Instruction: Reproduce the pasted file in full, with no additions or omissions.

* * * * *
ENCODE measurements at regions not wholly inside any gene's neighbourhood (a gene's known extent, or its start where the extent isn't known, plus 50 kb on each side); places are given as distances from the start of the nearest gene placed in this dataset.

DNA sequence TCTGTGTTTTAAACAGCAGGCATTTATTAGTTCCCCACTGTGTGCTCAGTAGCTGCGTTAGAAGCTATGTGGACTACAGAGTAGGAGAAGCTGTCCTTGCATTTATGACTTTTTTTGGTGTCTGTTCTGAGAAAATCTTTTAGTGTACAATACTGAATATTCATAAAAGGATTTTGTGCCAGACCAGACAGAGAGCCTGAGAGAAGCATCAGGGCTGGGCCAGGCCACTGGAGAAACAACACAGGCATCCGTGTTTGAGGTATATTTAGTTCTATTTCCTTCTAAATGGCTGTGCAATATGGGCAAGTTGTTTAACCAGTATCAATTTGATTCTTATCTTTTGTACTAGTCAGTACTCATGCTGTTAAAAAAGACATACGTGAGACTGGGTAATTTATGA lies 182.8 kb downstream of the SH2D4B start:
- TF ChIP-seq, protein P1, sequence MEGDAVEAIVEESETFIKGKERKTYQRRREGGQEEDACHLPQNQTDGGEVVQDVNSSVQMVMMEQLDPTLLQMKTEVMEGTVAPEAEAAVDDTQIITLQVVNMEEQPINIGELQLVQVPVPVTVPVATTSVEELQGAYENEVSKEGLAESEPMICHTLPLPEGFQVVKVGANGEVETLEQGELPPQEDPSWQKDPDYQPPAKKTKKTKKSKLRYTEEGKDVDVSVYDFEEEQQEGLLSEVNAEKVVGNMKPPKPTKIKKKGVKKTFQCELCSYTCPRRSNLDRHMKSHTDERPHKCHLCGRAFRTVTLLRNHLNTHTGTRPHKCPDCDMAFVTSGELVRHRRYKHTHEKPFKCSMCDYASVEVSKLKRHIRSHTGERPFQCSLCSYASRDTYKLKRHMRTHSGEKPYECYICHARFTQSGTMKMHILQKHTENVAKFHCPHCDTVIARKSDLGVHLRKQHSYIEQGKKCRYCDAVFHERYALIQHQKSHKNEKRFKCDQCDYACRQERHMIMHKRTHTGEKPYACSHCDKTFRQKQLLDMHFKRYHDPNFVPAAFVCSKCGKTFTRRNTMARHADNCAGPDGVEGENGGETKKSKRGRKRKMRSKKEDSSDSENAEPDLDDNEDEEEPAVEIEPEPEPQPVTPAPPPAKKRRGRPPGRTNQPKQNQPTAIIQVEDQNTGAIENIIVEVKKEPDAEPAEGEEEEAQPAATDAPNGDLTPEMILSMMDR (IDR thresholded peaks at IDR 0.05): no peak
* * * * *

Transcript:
ENCODE measurements at regions not wholly inside any gene's neighbourhood (a gene's known extent, or its start where the extent isn't known, plus 50 kb on each side); places are given as distances from the start of the nearest gene placed in this dataset.

DNA sequence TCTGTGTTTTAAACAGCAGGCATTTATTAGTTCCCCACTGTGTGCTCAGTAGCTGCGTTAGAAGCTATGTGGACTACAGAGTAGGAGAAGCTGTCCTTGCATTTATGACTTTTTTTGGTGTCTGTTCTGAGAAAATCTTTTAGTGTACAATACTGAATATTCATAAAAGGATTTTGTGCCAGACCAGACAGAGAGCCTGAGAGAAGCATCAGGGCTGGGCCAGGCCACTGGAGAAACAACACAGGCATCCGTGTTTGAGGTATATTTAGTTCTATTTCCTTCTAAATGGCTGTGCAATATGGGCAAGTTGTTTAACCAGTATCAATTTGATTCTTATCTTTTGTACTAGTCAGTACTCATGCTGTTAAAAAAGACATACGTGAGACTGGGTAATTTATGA lies 182.8 kb downstream of the SH2D4B start:
- TF ChIP-seq, protein P1, sequence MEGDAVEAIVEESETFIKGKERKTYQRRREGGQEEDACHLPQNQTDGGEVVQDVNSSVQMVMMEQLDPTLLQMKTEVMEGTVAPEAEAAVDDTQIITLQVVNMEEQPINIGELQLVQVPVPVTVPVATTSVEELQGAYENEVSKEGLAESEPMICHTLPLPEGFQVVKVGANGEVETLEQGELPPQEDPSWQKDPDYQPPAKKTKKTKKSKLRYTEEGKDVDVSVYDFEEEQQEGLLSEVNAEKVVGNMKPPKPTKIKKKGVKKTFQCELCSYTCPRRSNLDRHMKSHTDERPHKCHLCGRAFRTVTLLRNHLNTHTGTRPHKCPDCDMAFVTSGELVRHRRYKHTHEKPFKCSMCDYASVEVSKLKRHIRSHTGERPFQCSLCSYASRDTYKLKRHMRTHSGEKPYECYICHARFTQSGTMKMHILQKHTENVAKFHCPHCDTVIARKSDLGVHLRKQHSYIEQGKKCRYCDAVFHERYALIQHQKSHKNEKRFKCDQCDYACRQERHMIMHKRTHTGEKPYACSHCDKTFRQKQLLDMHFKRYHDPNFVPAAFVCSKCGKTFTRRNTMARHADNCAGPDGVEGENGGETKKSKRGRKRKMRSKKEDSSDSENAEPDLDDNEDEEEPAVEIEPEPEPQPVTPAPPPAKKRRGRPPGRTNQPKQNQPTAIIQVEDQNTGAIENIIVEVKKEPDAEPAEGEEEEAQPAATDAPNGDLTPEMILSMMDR (IDR thresholded peaks at IDR 0.05): no peak